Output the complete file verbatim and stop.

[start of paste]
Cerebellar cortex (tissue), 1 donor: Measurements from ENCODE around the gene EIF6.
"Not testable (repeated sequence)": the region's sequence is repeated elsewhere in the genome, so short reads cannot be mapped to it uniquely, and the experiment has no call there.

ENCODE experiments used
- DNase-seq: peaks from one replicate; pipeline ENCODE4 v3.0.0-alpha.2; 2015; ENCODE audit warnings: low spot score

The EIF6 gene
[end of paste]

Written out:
Cerebellar cortex (tissue), 1 donor: Measurements from ENCODE around the gene EIF6.
"Not testable (repeated sequence)": the region's sequence is repeated elsewhere in the genome, so short reads cannot be mapped to it uniquely, and the experiment has no call there.

ENCODE experiments used
- DNase-seq: peaks from one replicate; pipeline ENCODE4 v3.0.0-alpha.2; 2015; ENCODE audit warnings: low spot score

The EIF6 gene